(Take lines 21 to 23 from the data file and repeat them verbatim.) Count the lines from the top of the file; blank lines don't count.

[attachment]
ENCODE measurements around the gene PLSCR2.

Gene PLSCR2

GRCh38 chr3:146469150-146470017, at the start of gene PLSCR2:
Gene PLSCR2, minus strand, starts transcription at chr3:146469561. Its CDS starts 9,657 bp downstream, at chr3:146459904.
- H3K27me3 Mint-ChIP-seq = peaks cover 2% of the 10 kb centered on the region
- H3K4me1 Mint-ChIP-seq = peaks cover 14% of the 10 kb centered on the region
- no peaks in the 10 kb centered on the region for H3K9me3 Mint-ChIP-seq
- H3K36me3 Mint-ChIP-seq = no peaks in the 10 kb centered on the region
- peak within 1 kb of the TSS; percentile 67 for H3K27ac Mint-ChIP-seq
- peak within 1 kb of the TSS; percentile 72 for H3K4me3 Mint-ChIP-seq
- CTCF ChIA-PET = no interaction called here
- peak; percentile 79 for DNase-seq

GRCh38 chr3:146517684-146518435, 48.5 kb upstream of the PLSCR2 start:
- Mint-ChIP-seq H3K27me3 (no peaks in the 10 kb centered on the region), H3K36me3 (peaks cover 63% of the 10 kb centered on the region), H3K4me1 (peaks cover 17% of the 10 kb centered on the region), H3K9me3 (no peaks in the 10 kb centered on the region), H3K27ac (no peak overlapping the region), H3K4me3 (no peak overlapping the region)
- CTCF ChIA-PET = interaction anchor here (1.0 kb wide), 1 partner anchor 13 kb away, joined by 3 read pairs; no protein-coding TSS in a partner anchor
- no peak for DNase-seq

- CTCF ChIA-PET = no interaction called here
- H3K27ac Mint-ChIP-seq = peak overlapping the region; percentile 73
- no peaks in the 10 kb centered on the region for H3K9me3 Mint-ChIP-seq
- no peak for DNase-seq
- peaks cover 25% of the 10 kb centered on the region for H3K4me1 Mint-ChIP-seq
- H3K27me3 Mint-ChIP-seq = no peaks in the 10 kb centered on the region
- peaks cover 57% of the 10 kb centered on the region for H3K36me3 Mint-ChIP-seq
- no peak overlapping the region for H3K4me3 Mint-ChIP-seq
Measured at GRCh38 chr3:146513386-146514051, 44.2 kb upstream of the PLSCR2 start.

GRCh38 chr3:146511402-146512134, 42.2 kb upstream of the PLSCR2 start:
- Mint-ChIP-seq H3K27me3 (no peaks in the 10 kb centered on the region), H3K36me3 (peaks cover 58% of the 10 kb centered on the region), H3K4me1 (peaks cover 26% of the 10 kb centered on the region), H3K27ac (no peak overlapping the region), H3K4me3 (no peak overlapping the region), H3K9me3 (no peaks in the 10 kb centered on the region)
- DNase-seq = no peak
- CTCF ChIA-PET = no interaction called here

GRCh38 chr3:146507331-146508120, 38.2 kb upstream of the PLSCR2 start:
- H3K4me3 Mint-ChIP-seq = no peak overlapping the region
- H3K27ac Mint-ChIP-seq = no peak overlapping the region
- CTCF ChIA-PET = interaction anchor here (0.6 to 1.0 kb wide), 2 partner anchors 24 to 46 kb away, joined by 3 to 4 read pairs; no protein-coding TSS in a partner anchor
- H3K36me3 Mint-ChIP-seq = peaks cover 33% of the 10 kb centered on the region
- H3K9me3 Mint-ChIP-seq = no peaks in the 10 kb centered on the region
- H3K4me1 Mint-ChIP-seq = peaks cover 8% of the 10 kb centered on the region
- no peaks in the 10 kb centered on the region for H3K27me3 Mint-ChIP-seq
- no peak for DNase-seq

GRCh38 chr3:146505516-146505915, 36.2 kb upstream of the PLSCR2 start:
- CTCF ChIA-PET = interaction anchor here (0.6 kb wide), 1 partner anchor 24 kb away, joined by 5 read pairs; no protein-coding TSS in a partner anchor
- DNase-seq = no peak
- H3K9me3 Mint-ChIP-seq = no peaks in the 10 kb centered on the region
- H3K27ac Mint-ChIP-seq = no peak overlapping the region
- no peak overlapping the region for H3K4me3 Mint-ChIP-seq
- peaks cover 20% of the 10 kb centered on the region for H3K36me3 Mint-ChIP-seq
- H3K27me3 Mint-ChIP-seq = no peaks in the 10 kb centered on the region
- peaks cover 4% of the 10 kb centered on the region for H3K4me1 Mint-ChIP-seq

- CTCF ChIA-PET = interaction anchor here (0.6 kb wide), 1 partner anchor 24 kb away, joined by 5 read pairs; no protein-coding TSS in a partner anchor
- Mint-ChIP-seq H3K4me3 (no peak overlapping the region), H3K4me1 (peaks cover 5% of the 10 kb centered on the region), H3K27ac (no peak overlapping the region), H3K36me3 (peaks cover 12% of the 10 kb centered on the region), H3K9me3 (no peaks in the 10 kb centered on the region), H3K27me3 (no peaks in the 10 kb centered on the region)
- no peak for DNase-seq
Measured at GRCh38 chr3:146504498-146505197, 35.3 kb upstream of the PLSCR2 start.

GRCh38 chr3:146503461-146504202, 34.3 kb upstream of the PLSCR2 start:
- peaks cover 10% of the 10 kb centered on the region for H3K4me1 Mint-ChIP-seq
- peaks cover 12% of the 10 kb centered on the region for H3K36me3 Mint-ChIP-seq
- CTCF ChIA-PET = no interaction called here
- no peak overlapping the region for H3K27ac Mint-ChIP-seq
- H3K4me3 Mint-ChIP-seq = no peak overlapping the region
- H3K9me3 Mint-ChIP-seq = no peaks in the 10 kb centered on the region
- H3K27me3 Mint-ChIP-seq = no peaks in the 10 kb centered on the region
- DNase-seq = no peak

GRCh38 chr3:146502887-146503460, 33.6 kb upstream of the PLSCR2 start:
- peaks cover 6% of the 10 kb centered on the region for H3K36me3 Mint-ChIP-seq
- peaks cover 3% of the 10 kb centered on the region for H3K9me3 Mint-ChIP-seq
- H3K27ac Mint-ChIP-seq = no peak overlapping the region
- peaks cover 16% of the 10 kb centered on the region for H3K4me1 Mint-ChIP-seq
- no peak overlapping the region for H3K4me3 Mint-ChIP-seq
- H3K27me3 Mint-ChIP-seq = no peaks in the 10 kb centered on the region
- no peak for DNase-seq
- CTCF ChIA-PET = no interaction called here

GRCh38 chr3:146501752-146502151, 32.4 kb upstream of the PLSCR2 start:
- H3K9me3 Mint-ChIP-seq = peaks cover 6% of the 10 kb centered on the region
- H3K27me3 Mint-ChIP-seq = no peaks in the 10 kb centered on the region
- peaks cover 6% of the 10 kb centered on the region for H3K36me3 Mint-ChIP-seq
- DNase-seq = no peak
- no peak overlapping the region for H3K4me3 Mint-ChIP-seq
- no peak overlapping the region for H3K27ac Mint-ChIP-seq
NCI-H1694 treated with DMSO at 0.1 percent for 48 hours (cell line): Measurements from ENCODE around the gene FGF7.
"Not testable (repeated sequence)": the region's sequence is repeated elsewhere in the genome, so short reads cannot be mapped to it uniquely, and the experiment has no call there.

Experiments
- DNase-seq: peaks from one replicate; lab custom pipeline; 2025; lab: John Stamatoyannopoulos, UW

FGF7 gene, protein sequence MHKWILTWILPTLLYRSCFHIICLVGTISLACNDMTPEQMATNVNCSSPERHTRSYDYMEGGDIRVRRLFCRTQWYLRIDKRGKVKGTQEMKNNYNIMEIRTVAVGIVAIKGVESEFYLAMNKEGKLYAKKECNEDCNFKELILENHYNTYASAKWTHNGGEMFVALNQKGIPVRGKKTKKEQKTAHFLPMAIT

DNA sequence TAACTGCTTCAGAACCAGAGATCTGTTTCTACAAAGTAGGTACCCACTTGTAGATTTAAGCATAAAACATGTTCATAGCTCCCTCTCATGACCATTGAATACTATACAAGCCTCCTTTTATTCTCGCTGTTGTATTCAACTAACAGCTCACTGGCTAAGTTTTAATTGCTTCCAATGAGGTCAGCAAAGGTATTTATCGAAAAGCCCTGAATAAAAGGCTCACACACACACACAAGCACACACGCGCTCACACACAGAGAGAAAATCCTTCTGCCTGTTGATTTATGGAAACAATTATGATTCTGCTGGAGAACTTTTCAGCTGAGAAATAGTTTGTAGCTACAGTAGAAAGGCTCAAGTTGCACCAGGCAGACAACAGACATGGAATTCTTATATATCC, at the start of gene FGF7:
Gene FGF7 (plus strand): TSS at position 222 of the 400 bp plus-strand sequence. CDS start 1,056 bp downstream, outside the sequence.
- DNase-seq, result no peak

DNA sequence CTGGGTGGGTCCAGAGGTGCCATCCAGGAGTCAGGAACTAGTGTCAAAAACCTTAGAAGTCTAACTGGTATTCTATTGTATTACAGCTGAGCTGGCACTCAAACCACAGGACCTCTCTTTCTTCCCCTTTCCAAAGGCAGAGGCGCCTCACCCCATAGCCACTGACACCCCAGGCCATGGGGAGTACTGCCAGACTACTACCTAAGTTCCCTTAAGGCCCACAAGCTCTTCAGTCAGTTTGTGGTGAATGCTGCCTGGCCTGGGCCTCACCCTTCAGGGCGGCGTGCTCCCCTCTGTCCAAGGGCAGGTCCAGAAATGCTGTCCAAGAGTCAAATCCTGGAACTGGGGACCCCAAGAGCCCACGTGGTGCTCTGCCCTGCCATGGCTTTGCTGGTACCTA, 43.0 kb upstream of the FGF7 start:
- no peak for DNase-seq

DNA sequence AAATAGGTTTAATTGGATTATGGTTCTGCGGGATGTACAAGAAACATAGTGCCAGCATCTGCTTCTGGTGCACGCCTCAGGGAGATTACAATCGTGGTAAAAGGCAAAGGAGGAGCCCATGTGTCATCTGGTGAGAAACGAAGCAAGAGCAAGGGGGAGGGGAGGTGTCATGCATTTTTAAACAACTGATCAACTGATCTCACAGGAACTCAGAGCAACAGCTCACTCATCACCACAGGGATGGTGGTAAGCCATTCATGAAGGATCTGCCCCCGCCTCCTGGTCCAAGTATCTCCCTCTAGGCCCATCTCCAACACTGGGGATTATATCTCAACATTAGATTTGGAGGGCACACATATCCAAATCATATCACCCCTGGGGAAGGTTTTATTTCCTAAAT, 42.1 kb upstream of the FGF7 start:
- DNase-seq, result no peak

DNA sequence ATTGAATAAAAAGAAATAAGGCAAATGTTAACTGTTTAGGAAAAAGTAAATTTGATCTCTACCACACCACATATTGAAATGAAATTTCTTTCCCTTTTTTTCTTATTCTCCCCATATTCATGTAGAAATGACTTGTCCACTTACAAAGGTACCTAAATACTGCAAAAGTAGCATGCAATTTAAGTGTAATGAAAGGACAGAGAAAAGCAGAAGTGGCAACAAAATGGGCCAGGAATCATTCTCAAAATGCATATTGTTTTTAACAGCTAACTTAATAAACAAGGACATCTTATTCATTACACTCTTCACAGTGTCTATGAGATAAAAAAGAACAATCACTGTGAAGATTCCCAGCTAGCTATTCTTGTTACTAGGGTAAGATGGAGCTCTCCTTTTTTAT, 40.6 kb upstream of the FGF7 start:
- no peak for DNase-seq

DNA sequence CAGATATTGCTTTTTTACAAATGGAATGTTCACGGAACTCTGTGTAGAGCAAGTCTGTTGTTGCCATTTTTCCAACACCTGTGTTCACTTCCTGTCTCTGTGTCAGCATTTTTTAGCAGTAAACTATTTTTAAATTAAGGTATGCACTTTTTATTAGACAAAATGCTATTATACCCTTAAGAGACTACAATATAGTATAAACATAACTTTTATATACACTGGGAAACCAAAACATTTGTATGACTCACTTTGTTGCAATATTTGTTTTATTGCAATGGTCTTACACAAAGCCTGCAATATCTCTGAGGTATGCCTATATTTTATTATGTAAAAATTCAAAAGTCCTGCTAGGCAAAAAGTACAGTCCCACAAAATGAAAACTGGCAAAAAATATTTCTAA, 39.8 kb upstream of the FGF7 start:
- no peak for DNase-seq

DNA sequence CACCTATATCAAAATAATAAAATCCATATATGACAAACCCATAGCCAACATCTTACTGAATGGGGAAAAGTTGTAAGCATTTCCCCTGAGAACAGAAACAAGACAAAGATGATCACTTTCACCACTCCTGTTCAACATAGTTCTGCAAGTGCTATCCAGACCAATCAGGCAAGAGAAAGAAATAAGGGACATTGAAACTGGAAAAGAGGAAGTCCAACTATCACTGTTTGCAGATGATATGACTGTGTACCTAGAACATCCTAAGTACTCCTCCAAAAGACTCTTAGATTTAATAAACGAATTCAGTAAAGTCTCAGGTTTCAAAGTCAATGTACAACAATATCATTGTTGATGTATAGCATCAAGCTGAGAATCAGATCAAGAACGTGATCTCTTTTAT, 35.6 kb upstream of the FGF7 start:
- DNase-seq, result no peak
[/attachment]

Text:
- peaks cover 25% of the 10 kb centered on the region for H3K4me1 Mint-ChIP-seq
- H3K27me3 Mint-ChIP-seq = no peaks in the 10 kb centered on the region
- peaks cover 57% of the 10 kb centered on the region for H3K36me3 Mint-ChIP-seq